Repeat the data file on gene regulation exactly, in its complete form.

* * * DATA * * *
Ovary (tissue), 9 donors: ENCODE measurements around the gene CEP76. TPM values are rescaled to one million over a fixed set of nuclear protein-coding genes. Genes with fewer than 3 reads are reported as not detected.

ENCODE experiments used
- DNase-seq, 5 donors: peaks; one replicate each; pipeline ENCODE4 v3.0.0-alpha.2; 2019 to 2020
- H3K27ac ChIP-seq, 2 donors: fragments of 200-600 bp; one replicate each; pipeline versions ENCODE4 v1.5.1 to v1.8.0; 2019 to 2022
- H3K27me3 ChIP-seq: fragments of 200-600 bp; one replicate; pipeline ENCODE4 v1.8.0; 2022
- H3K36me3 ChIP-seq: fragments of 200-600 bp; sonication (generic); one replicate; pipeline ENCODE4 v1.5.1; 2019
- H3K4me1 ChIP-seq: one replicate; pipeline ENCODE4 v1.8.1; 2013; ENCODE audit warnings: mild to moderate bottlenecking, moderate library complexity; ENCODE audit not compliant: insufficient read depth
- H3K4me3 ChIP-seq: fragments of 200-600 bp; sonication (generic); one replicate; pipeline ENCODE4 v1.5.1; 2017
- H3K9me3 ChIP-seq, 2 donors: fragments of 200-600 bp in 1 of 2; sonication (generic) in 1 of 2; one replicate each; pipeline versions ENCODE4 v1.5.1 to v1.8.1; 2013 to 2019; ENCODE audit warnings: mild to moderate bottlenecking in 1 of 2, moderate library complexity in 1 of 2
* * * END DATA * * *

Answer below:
Ovary (tissue), 9 donors: ENCODE measurements around the gene CEP76. TPM values are rescaled to one million over a fixed set of nuclear protein-coding genes. Genes with fewer than 3 reads are reported as not detected.

ENCODE experiments used
- DNase-seq, 5 donors: peaks; one replicate each; pipeline ENCODE4 v3.0.0-alpha.2; 2019 to 2020
- H3K27ac ChIP-seq, 2 donors: fragments of 200-600 bp; one replicate each; pipeline versions ENCODE4 v1.5.1 to v1.8.0; 2019 to 2022
- H3K27me3 ChIP-seq: fragments of 200-600 bp; one replicate; pipeline ENCODE4 v1.8.0; 2022
- H3K36me3 ChIP-seq: fragments of 200-600 bp; sonication (generic); one replicate; pipeline ENCODE4 v1.5.1; 2019
- H3K4me1 ChIP-seq: one replicate; pipeline ENCODE4 v1.8.1; 2013; ENCODE audit warnings: mild to moderate bottlenecking, moderate library complexity; ENCODE audit not compliant: insufficient read depth
- H3K4me3 ChIP-seq: fragments of 200-600 bp; sonication (generic); one replicate; pipeline ENCODE4 v1.5.1; 2017
- H3K9me3 ChIP-seq, 2 donors: fragments of 200-600 bp in 1 of 2; sonication (generic) in 1 of 2; one replicate each; pipeline versions ENCODE4 v1.5.1 to v1.8.1; 2013 to 2019; ENCODE audit warnings: mild to moderate bottlenecking in 1 of 2, moderate library complexity in 1 of 2